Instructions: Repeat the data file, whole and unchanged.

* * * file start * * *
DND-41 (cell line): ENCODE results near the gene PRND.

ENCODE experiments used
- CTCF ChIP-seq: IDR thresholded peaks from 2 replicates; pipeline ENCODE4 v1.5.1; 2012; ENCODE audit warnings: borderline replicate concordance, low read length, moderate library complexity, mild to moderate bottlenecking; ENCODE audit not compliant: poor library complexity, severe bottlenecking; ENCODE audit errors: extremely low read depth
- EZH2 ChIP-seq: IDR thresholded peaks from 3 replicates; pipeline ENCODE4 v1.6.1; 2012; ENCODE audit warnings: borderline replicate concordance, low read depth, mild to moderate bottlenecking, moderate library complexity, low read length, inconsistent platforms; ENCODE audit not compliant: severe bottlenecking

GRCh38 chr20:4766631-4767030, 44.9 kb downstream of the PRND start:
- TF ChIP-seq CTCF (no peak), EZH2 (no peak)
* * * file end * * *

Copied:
DND-41 (cell line): ENCODE results near the gene PRND.

ENCODE experiments used
- CTCF ChIP-seq: IDR thresholded peaks from 2 replicates; pipeline ENCODE4 v1.5.1; 2012; ENCODE audit warnings: borderline replicate concordance, low read length, moderate library complexity, mild to moderate bottlenecking; ENCODE audit not compliant: poor library complexity, severe bottlenecking; ENCODE audit errors: extremely low read depth
- EZH2 ChIP-seq: IDR thresholded peaks from 3 replicates; pipeline ENCODE4 v1.6.1; 2012; ENCODE audit warnings: borderline replicate concordance, low read depth, mild to moderate bottlenecking, moderate library complexity, low read length, inconsistent platforms; ENCODE audit not compliant: severe bottlenecking

GRCh38 chr20:4766631-4767030, 44.9 kb downstream of the PRND start:
- TF ChIP-seq CTCF (no peak), EZH2 (no peak)